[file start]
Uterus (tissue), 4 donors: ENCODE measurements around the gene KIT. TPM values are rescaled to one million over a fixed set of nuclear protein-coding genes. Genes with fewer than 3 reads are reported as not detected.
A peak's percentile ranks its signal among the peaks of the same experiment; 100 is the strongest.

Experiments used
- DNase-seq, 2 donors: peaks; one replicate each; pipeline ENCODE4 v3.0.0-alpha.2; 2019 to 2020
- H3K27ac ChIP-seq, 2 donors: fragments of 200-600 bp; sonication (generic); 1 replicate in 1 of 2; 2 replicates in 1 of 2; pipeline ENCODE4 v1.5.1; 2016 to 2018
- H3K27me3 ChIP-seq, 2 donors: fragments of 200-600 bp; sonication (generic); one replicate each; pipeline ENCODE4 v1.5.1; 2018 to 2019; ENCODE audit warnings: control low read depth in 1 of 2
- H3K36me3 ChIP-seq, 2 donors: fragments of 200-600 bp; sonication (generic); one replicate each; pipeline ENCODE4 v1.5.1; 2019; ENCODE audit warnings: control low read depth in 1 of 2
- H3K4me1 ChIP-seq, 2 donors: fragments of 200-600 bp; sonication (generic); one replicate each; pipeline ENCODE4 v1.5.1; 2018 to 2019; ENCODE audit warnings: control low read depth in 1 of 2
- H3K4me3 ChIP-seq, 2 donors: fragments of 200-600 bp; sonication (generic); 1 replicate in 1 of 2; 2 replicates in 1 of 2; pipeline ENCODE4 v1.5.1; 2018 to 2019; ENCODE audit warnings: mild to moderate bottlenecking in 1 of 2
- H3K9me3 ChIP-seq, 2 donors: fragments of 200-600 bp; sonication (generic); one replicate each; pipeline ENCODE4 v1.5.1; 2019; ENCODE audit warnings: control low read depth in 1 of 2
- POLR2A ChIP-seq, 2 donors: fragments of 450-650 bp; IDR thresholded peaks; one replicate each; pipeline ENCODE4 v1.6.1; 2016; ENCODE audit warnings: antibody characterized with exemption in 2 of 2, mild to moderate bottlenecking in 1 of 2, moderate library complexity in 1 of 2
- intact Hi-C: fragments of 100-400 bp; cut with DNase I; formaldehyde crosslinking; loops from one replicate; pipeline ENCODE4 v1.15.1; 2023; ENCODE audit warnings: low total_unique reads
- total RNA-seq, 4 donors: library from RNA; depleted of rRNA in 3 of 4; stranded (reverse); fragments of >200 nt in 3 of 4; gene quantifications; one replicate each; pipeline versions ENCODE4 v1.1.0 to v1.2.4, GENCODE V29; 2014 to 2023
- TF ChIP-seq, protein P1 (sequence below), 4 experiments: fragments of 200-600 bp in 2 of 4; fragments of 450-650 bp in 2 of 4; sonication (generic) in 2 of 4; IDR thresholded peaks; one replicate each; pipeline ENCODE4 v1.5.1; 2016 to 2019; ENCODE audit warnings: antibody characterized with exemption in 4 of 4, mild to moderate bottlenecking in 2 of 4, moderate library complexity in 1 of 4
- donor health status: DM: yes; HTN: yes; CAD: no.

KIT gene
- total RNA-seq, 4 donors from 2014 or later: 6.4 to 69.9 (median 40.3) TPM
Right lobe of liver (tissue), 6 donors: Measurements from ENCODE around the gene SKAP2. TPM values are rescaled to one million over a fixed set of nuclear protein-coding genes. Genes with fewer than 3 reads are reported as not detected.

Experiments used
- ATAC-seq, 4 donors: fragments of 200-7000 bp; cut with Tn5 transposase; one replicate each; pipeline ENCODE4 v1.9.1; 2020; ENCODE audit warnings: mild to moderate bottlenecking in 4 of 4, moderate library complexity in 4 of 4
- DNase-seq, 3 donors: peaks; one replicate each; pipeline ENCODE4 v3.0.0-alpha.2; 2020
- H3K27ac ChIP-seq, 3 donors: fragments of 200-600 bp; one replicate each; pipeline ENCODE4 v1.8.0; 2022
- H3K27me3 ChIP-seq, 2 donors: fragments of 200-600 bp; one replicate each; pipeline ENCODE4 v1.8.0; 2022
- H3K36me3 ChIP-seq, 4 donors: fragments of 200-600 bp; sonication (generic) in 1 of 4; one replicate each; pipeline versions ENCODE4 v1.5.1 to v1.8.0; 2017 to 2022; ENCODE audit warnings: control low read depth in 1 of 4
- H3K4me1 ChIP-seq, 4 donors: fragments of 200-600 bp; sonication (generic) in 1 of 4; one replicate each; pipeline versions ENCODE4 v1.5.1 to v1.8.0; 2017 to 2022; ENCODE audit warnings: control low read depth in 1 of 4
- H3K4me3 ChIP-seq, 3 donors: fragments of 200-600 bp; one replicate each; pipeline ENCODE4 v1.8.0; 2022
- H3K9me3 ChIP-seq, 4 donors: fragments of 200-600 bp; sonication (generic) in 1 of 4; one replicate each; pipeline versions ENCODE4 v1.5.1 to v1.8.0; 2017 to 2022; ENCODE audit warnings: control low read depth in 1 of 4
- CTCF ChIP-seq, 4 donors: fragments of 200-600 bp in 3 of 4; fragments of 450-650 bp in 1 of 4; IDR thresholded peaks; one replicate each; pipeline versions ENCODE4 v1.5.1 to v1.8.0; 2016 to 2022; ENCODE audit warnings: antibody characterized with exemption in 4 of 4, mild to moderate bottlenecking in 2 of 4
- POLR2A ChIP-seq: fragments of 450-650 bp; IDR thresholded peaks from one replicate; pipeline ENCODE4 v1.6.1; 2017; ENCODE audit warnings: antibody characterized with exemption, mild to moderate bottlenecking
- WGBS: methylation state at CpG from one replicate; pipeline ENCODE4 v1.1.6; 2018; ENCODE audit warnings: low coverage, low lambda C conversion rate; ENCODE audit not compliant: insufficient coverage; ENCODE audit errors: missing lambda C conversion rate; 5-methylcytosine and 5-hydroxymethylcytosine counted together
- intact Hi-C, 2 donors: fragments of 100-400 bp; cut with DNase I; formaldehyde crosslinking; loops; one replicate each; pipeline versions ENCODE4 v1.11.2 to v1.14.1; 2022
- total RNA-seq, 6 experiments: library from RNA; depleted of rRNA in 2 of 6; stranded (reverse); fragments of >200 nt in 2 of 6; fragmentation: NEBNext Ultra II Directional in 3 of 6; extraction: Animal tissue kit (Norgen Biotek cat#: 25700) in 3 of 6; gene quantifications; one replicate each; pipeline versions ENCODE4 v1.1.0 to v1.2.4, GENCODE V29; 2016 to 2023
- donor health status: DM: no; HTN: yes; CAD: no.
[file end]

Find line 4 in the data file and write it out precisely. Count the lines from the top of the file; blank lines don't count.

- DNase-seq, 2 donors: peaks; one replicate each; pipeline ENCODE4 v3.0.0-alpha.2; 2019 to 2020